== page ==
Kara Thomas (The Cheerleaders), Kiersten White (The Dark Descent of Elizabeth Frankenstein), and Marisha Pessl, whose first YA novel is Neverworld Wake, talk about the benefits of reading scary books, navigating boundaries in YA fiction, and finding their stories.
When writing YA horror and thrillers, is any subject matter off the table? Do you feel an obligation to provide a sense of resolution and levity for readers?
Thomas: There are subjects that I personally won't touch, but I have seen sensitive and taboo issues handled with great care in YA. I have my own boundaries with violence, in terms of how I describe it and to what extent. Unsolved crimes are some of my biggest sources of inspiration. I think it's interesting when a reader is able to fill in the gaps themselves for some story threads.
White: You can cover almost anything as long as there's an undercurrent of hope. I like to end on a note that gives my main characters power. Whether or not they're meeting a happy ending, they're not victims.
Pessl: Teens have the emotional bandwidth to handle a full range of subjects, maybe even more so than adults, as they tend to be less rigid in their thinking and more questioning. [As a teen], books gave me a sense of connectedness, humanity, infinite possibility. That's what I want to give my readers.
What do you think draws readers—particularly teens—to read scary or unsettling books?
Thomas: It's normal for teens to be drawn to darkness and to have questions about things they don't understand. And then, unfortunately, you have the young readers who have experienced some of the things I'm writing about—murder, incarcerated parents, poverty. It's good for kids who are experiencing them to know they're not alone.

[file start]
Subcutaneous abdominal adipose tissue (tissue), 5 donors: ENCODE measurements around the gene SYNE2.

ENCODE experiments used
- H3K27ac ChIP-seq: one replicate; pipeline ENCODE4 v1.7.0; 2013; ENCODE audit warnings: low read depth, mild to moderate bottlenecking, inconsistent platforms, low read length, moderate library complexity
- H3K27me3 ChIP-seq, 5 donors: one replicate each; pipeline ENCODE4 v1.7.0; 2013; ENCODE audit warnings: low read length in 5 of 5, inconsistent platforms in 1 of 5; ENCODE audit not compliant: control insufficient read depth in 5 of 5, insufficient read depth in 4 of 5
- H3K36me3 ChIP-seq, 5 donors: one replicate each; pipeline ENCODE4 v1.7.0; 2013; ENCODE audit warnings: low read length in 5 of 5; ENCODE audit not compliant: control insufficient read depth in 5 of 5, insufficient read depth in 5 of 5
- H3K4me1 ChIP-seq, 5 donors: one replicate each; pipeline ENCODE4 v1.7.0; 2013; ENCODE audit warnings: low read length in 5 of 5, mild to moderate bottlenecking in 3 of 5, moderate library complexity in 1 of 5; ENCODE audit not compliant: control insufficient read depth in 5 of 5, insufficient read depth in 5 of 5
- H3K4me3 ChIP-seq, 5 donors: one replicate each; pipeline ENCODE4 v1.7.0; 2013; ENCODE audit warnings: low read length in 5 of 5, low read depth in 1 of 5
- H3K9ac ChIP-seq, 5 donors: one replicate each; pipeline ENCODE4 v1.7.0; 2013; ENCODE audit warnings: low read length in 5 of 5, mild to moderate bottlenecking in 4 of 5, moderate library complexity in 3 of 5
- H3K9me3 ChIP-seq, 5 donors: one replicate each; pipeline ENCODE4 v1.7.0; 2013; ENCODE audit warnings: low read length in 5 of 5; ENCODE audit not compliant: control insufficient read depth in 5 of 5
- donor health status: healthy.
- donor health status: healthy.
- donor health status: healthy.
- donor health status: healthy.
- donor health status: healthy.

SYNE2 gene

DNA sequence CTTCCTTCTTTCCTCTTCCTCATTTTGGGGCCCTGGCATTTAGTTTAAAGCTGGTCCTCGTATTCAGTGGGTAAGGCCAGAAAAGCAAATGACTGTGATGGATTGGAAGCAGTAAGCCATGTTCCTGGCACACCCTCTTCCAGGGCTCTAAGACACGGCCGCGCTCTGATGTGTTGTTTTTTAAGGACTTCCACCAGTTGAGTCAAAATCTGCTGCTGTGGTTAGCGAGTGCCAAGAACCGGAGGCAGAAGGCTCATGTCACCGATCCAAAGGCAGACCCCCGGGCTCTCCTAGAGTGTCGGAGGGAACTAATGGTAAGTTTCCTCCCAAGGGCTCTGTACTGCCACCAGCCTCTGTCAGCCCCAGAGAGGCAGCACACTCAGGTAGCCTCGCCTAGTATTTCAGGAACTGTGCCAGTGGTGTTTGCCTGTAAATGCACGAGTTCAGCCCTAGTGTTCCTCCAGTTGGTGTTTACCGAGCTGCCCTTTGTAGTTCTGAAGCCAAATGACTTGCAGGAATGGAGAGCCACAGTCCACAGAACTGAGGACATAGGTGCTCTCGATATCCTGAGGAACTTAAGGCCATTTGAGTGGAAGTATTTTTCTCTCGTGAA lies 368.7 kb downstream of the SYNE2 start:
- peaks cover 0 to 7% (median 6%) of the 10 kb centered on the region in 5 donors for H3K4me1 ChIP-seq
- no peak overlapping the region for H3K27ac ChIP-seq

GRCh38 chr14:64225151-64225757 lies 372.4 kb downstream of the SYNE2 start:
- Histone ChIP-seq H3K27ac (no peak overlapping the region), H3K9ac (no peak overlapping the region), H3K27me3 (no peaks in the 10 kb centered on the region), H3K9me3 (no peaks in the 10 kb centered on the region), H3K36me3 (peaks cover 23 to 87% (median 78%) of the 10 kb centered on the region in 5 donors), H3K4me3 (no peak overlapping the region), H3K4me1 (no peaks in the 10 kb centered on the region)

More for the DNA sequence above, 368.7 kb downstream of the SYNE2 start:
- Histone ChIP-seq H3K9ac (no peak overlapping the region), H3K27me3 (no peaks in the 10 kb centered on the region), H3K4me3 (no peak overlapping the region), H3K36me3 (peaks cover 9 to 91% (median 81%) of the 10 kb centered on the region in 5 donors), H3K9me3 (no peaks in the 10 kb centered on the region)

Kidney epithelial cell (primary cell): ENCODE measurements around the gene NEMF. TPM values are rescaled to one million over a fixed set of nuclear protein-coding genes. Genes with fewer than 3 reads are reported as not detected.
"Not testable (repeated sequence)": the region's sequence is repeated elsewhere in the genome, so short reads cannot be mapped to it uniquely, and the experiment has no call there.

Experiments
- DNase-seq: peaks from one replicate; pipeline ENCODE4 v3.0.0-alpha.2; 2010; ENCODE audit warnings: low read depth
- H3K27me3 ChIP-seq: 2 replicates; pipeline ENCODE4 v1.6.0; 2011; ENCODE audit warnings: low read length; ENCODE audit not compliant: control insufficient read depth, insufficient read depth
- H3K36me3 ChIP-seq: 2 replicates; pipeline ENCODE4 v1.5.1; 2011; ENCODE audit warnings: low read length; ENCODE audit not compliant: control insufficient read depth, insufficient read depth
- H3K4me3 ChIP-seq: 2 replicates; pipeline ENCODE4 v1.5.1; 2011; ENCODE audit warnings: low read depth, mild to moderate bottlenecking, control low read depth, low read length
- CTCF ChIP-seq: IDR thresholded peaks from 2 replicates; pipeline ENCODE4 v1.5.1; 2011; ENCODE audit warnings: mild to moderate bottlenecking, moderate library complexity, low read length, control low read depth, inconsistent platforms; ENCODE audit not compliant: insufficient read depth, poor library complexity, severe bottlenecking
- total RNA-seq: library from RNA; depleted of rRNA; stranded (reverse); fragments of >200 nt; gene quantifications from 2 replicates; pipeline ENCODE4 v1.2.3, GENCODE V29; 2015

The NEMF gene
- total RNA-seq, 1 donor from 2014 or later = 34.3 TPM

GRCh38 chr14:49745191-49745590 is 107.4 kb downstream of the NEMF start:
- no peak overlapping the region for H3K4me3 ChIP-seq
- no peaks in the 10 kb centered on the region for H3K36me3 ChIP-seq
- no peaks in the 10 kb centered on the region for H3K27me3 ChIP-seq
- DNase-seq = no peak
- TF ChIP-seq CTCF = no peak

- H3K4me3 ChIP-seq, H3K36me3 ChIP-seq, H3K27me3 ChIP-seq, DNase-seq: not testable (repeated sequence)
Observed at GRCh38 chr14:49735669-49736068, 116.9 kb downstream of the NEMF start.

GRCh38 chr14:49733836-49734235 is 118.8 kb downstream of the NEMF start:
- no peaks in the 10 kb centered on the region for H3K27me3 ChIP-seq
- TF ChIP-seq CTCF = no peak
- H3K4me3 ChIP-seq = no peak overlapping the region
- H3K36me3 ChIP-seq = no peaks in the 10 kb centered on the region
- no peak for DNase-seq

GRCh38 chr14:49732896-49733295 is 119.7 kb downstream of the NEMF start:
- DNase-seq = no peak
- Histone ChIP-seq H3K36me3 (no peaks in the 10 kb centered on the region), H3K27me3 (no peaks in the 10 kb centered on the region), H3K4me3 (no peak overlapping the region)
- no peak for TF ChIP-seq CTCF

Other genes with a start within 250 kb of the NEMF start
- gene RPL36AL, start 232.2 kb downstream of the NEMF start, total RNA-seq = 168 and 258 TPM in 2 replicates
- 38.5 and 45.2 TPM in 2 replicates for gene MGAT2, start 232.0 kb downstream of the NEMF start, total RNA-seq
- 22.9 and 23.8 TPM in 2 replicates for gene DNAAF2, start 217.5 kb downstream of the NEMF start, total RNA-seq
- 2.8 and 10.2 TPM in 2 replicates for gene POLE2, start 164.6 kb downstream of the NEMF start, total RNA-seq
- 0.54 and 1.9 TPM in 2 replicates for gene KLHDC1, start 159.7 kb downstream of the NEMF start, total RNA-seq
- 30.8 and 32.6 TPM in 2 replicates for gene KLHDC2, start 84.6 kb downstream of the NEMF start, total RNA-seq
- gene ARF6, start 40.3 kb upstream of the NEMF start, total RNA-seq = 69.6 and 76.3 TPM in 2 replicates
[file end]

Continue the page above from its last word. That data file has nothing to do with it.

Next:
White: I read horror when I'm feeling the most overwhelmed or sad. I find it oddly comforting! And reading it also allows you to play out those scenarios in a nonthreatening way. What would I do if it were me? How far would I go? Watching characters go through the very worst can be empowering.
Pessl: The other day, my two-year-old made up a story about a machine that lived on the stairs, and she happily announced the machine was "scary." It made me realize that to get outside our comfort zone, to be afraid and to survive, is part of our life experience.
Are you prone to nightmares? Do they inform your stories?
Thomas: I was the kid who couldn't go to sleep unless my parents proved to me that the doors and windows were locked. I think it's why I became fascinated with crime stories—it's as if I feel like writing gives me control over all the terrible things that happen in the world.
White: For years they were really awful. But once I started writing more intense books, those dreams shifted. Instead of constantly being chased, I was figuring out how to turn the tables on what was pursuing me. By claiming these elements in stories, my dreaming consciousness was also allowed to claim them and retake the power.
Pessl: I am a working mom with a one-year-old and a two-year-old, so when I go to sleep, it's a blackout, as if I've left Earth and been jettisoned into outer space. When I wake up, I have no recollection of my journey across the universe.